I’ll be honest – in the back of virtually every trader’s head, at some point during their career, this question is asked.
The short, simple answer is “No”, unless one of two conditions are met:
- You think the market as a whole will crash spectacularly in the very near future; or
- You are under-diversified and your stocks and their industries are taking a beating.
It’s never as simple as a yes or no, though, which is why I’m going to give you an insight into when you should make mass sell-offs and what indicators are in the market today that such drastic action (and it is a drastic action) is warranted.
The Problem of Under-Diversification
First, though, I’ll explain one of the most common reasons why people become scared and start thinking about getting rid of their portfolio (the stock portion, at least) in one fell swoop.
This reason? Under-diversification.
Diversification is when you have broad exposure across large swathes of the market, versus having most – if not all – of your investment capital tied up into one or two stocks, or one or two industries.
The reason behind being diversified is simple. Stocks under-perform. The same goes for sectors and industries. They fall in value every day. It’s almost impossible to reliably predict what stocks – or industries, or sectors – will sink into the red or rise into the black on a daily basis.
For this reason, having broad exposure is recommended because even if a few of your sectors are hit on a particular trading day, it is likely that you will have gains in the other sectors to offset your losses and potentially even turn a profit. After all, you can’t make it in the stock market by expecting to win with every trade. Losses will happen, and diversification makes it so the only major losses you’ll probably experience are broad downswings in the market that impact everyone.
You can’t predict those nor can you guard against them, but with diversification, you can limit your risk to everything else. It’s all about guarding against non-systemic risk (i.e. risk that doesn’t impact the market as a whole).
If you are under-diversified, it may be prudent to sell your positions and use the proceeds to take up a more diversified approach. You could do this without selling everything, but chances are, you arrived at your current positions without a clear-cut strategy. It is preferable to start fresh with a new strategy.
What If Your Positions Are Getting Shelled?
This is another common reason that people vacate their positions – but unlike the one described above, this could be a bad reason. It really depends on your overall trading philosophy and the timespan over which you are sustaining losses.
If you are getting hit in a single day across your positions, you are either the victim of a broad market downturn, or really, really unlucky. Either way, if you thought it was a sound investment before, you’ll probably think it’s a sound investment after – assuming you’re properly diversified.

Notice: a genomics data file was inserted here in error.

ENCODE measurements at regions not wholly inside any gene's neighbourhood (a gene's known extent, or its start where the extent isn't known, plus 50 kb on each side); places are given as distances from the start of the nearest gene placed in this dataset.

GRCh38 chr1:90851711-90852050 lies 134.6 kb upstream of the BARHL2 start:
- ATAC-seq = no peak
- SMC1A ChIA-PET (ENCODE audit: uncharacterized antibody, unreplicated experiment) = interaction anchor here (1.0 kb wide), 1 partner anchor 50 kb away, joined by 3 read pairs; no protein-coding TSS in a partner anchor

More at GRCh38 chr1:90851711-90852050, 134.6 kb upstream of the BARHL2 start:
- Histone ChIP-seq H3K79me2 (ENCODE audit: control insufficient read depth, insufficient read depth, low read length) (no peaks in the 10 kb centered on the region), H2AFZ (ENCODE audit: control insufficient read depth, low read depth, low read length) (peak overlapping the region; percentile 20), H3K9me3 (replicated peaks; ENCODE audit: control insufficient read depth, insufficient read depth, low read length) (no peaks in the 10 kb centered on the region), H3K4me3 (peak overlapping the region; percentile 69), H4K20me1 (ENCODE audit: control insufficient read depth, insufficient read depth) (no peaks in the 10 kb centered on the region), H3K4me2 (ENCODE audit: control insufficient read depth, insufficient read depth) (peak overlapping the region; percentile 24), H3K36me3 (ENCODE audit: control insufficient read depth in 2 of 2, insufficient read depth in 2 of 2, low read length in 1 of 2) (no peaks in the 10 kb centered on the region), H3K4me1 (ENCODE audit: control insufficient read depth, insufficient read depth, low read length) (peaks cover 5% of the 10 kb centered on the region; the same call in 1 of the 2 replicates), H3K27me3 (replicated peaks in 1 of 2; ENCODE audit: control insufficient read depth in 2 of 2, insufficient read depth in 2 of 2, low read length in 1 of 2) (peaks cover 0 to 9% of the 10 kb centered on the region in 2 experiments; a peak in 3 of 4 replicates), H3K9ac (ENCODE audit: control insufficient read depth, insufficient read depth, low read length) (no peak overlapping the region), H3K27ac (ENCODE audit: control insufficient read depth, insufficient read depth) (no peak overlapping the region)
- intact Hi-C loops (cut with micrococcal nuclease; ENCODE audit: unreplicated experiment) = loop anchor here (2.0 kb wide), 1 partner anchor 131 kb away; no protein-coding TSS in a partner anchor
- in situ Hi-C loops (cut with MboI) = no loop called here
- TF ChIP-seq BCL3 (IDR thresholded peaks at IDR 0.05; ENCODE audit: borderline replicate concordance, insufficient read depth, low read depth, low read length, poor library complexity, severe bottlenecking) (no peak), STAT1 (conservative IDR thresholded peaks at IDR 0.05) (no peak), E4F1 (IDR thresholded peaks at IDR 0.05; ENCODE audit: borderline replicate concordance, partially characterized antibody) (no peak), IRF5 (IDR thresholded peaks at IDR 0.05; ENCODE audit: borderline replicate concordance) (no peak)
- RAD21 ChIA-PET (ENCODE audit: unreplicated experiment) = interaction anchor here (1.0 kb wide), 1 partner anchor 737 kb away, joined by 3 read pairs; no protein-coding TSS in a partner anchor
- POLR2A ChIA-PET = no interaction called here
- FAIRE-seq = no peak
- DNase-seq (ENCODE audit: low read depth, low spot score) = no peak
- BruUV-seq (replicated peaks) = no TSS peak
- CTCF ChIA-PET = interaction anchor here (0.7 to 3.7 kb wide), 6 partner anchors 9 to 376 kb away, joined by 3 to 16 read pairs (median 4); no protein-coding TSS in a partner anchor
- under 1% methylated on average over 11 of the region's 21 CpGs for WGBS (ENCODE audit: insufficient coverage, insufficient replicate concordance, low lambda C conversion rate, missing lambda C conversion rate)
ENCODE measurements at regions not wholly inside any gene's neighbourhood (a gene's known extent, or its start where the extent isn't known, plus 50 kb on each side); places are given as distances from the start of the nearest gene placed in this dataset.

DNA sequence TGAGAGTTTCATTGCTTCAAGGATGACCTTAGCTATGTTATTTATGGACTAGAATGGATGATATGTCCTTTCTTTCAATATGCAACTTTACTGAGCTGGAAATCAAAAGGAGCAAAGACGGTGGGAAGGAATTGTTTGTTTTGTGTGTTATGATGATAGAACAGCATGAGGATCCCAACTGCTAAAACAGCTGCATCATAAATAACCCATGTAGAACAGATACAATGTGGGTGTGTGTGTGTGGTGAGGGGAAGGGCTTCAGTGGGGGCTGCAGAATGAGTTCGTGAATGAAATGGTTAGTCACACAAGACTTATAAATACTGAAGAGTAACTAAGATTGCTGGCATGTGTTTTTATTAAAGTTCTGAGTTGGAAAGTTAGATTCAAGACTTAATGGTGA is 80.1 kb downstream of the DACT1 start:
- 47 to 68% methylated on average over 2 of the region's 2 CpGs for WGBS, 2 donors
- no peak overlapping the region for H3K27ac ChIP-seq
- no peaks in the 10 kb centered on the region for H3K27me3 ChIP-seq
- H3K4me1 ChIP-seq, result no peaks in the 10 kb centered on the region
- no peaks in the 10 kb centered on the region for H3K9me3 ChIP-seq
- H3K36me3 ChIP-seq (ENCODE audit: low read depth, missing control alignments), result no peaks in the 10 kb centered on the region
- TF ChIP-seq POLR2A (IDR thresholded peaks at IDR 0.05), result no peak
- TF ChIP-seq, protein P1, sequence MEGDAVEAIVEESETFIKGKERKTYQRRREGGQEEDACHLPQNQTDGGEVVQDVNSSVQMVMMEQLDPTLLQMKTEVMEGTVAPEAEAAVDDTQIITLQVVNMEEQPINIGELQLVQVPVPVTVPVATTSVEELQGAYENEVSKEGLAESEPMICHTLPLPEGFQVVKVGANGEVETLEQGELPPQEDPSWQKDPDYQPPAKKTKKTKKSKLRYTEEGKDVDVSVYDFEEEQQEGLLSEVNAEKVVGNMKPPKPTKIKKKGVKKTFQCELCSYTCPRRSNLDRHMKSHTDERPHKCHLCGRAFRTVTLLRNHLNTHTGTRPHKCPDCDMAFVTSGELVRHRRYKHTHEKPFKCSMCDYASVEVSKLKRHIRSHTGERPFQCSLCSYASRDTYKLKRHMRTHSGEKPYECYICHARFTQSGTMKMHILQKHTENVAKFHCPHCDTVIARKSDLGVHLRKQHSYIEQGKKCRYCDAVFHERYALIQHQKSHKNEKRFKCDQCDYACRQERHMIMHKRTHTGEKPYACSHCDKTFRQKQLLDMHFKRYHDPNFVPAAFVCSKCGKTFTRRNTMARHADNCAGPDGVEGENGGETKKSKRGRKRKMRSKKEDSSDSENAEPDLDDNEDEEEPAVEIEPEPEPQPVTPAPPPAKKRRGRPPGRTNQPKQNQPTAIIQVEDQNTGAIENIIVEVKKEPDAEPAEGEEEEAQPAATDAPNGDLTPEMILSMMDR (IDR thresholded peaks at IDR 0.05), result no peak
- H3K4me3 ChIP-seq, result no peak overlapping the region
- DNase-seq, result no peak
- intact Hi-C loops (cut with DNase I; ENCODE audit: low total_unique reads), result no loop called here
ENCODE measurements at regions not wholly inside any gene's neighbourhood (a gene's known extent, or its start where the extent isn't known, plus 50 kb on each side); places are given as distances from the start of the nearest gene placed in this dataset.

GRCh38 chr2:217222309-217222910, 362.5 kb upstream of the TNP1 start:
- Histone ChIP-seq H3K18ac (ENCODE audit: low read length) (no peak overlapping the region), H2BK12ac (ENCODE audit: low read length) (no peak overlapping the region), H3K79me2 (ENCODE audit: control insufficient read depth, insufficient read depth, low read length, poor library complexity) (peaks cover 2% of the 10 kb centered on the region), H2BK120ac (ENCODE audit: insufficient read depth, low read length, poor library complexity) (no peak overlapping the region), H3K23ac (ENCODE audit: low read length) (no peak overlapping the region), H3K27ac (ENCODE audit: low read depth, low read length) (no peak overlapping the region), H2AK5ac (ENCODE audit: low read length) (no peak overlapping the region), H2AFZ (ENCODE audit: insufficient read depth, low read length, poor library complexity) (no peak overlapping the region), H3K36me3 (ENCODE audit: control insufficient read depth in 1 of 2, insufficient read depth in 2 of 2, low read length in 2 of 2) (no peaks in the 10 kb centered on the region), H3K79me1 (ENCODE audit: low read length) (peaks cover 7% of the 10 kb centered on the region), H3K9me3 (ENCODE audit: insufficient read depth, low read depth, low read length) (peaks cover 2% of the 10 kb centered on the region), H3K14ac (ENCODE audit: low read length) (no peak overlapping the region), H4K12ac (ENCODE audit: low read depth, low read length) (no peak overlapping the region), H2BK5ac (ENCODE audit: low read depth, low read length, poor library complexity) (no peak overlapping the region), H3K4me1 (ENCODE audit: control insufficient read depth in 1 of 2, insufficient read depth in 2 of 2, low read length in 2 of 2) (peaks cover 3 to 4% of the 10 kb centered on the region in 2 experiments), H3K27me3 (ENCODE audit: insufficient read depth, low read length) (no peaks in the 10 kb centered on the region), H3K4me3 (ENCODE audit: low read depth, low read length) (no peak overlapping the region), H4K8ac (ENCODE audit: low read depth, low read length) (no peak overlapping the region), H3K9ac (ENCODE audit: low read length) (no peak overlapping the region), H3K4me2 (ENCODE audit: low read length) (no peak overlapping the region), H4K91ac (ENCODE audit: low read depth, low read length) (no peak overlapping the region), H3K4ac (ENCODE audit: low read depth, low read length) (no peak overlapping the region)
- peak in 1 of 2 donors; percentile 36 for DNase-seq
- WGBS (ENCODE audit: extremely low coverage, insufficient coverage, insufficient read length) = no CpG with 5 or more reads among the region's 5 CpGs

If you are sustaining losses over a prolonged period of time, though, it gets a bit trickier. One school of thought is this: If you have stocks that aren’t overvalued when you buy them, downturns in their value give you an opportunity to purchase more stock at a cheaper price. This is the basis of dollar cost averaging, which basically means you are lowering the total average cost per share of your stock investment. (This is also a reason to not buy stocks that are overvalued; if the fall, it is very likely that it is a normal market correction, and values probably won’t rise again to the previous high for some time.)
Unless you just happened to pick a portfolio full of companies with poor foundations, your portfolio will likely recover. Many sound investors who held onto their shares when the market crashed in 2008 and continued to leverage their investments not only cut their losses in the long run, but actually turned a profit.
On the other hand, if you have set a maximum loss threshold – say, 2% of your capital – then a disciplined approach means sticking to that threshold and getting out. Still, consider the fact that a diversified portfolio often does not sustain severe, prolonged, and widespread losses.
What If The Market Is Doomed?
Depending on your perspective (and who you listen to), you may come to believe that the stock market is headed for disaster. I wouldn’t say the market is headed that way, but some experts might – in every market, there’s at least a couple who preach doom and gloom.
In this case, evacuating your positions and trading stocks for gold or some other safe haven could be a viable strategy. Keep in mind, though, that stock market crashes like the one witnessed in 2008 are uncommon, if not rare.
Still, if you think the market is going nowhere but down, then you may have a case for selling your shares and buying assets that can withstand the economic shock. I don’t think that is in the cards for this market right now, but if you believe otherwise, you have options.